And I think, how arrogant of us, or perhaps how delusional of us, to think that we are beyond vulnerability. How arrogant of humankind, to think that we are above the effects of illness, accident, or whathaveyou.
Health, as it is conventionally defined, is an unnatural state, as far as I'm concerned.
And so let's redefine the word "health."
Health should not mean an absence of illness, accident, or infirmity.
"Health" as a concept should be: a state where a person is comfortable or has reached a place of relative comfort with the effects of their vulnerable human existence.
Let me defend my definition before anyone criticizes me for suggesting that it may be okay to allow a person to remain in a state where they are quite unwell with no support or relief. I really want you to know that I think all illness/accident/infirmity should be dealt with/treated/and supported. No one should ever live in pain or discomfort due to their health, especially if that pain or discomfort can be alleviated with care or support.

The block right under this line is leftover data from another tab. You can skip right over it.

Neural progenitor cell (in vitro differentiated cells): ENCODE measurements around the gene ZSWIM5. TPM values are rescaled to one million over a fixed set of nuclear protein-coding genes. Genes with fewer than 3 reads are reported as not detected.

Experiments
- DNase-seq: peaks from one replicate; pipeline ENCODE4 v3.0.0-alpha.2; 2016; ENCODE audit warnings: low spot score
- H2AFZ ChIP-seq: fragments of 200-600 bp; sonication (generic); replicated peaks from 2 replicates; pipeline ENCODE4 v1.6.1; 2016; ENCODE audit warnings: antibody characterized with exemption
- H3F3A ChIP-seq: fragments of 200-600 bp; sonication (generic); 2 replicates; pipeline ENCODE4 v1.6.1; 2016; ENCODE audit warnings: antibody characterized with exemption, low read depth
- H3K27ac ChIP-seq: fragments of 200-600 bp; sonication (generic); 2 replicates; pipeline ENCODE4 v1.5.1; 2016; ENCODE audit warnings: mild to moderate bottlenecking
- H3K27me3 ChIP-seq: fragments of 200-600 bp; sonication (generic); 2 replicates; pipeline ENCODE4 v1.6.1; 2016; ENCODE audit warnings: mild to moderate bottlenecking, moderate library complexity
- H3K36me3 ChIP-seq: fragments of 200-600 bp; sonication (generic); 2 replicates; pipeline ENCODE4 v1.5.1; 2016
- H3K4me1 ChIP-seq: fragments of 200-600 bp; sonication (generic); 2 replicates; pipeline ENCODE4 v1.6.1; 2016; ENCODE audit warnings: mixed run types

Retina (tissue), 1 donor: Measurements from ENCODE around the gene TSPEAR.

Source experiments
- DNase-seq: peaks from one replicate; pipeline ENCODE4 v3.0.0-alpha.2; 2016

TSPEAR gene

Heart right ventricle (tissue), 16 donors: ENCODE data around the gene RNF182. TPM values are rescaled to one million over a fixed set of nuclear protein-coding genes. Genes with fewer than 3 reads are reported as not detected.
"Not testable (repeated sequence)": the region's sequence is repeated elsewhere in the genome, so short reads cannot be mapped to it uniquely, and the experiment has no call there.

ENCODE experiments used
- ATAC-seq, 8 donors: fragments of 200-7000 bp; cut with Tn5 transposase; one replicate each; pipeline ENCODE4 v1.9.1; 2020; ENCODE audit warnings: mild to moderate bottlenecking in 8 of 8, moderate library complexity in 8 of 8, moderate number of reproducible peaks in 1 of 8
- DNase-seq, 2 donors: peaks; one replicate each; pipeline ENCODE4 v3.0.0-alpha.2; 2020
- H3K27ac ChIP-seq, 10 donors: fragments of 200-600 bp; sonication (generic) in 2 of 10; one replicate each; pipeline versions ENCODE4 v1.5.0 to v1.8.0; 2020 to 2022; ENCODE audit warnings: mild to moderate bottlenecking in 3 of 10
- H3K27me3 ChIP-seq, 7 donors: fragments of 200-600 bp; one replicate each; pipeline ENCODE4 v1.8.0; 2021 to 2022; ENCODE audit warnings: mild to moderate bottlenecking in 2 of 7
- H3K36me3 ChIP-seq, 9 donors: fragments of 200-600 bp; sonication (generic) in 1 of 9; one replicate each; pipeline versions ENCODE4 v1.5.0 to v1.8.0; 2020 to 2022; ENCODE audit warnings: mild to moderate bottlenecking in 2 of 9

Let me tell you more about the spirit of where the definition comes from...
If we stopped thinking of health in terms of something you either have or don't have, then we might begin to imagine that all people, to some degree, have to live with things that affect their health. And I think that "health" placed on a scale is a more realistic way to frame the concept.
Really, can you honestly name one person who is 100% healthy in all respects?
I can't. All the people I know, in one way or another, live with things, like conditions, or diseases, or accidents, or even life circumstances, that affect their health.
And so thinking of health as an "either/or" concept - either you have it, or you don't - is simply a lie. It's just the wrong way to think about health.
When we think of health as either/or, then we come at an interesting place where we imagine we have to understand why some people suffer from poorer health. And then we wind up picking on people who are affected by poorer health. We think, "You are unhealthy (by my arbitrary standard). Why? What have you done to be unhealthy? Are you eating poorly? Are you doing unsavory things with your body or mind?"
And we use the concept of "health" to make people feel different from one another. We use health to discriminate.